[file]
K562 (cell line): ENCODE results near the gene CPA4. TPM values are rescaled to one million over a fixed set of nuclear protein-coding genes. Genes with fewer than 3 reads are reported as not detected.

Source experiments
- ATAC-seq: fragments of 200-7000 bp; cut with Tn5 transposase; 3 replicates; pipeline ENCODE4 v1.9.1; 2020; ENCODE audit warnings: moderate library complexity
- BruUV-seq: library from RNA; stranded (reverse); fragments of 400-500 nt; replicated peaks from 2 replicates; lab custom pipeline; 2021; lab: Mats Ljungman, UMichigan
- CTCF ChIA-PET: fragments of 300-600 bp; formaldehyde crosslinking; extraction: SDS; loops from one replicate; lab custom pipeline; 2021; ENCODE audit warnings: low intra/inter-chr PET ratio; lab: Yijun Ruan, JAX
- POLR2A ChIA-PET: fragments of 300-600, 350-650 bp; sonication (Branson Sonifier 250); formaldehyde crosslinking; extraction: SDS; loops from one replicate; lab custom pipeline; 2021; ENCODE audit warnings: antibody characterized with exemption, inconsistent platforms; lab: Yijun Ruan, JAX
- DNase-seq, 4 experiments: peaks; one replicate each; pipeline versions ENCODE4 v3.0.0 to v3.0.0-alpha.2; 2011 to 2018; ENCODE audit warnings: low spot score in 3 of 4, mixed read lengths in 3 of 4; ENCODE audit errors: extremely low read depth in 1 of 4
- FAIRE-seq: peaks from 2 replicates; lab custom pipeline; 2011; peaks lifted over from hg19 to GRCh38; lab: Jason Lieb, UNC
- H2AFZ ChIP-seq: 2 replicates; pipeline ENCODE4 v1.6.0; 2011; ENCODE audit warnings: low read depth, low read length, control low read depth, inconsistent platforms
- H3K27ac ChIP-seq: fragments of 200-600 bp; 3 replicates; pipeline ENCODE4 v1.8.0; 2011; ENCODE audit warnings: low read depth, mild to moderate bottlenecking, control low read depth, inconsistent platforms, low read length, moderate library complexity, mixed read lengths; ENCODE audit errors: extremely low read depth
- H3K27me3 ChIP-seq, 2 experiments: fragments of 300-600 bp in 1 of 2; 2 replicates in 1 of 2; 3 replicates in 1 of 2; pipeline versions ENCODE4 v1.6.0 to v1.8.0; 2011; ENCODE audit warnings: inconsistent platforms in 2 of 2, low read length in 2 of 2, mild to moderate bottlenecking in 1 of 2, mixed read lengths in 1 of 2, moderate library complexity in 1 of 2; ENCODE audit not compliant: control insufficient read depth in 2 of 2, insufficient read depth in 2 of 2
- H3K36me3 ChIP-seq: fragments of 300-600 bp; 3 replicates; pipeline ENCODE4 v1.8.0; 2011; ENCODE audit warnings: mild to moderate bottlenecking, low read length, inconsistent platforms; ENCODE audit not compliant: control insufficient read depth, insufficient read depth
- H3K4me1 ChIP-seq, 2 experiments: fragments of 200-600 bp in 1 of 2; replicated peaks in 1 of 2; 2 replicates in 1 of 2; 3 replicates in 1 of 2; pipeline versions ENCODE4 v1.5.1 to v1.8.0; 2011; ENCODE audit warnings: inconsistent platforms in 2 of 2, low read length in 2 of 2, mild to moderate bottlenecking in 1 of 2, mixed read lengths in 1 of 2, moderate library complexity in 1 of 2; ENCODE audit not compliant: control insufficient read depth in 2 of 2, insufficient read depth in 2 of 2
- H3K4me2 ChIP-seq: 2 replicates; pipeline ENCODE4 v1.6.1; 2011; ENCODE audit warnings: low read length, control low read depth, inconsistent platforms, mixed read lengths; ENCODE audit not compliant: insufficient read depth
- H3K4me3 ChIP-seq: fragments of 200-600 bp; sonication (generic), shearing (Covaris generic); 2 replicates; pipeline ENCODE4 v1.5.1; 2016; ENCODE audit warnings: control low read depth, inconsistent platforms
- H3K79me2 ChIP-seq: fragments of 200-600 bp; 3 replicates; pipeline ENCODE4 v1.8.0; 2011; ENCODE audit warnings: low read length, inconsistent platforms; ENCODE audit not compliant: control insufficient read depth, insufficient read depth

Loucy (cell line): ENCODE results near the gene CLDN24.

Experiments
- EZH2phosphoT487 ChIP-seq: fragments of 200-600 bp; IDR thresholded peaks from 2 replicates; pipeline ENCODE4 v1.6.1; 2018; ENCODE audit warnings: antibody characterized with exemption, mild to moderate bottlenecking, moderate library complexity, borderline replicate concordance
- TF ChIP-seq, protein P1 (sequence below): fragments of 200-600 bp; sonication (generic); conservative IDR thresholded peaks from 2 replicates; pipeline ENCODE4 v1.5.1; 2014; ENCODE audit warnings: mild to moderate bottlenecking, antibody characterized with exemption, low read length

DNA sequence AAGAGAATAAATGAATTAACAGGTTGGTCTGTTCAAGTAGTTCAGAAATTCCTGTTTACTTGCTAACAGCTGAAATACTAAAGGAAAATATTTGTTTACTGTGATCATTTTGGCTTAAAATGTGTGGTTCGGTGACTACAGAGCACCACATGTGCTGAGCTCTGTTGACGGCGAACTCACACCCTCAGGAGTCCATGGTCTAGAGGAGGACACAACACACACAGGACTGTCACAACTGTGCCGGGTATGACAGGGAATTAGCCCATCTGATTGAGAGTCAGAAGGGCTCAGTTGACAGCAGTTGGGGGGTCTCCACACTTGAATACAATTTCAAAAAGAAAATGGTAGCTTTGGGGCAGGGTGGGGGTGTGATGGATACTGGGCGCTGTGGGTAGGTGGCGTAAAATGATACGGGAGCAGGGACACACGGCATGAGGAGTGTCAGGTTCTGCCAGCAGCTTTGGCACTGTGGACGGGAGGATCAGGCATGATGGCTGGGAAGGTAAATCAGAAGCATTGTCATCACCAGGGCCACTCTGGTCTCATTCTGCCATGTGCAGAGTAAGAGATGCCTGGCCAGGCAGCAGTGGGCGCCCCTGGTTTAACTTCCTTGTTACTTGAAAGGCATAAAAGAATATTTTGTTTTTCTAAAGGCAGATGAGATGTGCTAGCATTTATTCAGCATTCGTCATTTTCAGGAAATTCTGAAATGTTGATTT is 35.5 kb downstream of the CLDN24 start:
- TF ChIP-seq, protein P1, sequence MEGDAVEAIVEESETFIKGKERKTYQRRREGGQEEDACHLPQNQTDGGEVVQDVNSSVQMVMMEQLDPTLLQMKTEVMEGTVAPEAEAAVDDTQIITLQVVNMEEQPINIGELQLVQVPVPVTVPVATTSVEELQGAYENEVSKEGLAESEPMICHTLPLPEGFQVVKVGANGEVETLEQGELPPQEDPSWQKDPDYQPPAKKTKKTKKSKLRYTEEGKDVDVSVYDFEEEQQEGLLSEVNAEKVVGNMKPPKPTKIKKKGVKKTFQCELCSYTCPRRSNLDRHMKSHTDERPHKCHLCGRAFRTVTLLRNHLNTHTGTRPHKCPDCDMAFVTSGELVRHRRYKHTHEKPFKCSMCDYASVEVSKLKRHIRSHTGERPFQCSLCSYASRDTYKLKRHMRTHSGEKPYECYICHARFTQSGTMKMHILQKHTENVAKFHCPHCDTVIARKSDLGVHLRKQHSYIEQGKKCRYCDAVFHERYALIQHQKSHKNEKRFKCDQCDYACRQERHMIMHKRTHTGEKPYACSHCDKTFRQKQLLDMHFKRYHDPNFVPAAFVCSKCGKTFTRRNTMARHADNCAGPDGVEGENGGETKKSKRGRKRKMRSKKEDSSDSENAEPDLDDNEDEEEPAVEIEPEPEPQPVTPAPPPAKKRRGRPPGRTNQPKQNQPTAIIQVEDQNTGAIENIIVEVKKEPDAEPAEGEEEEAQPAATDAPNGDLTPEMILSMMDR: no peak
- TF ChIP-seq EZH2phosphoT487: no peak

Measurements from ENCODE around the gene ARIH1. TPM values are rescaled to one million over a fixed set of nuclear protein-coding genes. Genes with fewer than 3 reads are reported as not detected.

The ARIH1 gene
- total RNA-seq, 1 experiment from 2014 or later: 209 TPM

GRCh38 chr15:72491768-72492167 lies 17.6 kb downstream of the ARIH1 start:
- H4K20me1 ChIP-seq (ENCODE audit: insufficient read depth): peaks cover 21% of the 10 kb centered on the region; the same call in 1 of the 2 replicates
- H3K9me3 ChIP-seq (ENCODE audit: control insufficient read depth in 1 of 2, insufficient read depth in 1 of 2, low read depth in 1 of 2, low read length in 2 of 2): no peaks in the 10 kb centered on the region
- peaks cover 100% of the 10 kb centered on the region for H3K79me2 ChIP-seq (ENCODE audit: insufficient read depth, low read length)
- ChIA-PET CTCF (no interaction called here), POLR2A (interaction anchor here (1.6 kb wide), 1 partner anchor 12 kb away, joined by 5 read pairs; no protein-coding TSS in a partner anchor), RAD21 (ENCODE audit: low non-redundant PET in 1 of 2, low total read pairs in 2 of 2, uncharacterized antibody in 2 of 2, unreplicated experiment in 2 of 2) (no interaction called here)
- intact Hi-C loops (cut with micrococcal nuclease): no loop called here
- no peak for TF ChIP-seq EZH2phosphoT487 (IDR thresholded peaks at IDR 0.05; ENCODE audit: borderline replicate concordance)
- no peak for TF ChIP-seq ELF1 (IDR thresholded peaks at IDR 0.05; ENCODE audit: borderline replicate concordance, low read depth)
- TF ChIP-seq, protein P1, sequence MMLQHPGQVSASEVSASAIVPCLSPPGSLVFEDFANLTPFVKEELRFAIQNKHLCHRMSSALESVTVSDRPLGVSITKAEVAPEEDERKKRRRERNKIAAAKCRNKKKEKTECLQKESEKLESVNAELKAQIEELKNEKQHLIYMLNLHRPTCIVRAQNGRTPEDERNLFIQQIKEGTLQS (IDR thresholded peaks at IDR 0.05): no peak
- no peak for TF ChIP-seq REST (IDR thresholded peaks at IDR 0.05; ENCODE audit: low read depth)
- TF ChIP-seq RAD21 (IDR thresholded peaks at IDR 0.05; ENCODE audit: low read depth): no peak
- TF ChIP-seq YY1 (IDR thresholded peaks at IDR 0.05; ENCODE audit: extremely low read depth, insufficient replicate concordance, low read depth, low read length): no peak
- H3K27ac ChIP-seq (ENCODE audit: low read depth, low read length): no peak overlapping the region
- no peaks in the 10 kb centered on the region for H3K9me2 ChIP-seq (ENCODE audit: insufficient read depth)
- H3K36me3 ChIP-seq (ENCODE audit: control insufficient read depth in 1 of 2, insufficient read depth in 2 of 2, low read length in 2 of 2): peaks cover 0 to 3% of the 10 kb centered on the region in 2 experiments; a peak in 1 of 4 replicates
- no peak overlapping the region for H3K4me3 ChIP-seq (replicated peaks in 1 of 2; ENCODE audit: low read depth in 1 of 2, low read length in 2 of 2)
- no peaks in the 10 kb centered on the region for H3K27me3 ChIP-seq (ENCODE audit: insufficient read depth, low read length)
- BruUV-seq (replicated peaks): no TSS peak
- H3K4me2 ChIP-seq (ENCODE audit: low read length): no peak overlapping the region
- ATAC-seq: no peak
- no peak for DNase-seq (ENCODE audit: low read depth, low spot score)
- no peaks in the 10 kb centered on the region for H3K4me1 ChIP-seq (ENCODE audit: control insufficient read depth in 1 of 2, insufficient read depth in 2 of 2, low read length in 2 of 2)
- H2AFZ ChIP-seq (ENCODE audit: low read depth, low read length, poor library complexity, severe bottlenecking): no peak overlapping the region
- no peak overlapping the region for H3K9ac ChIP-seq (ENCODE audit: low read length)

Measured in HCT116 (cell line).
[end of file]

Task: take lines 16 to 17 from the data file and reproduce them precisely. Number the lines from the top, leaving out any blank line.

- H3K79me2 ChIP-seq: fragments of 200-600 bp; 3 replicates; pipeline ENCODE4 v1.8.0; 2011; ENCODE audit warnings: low read length, inconsistent platforms; ENCODE audit not compliant: control insufficient read depth, insufficient read depth

Loucy (cell line): ENCODE results near the gene CLDN24.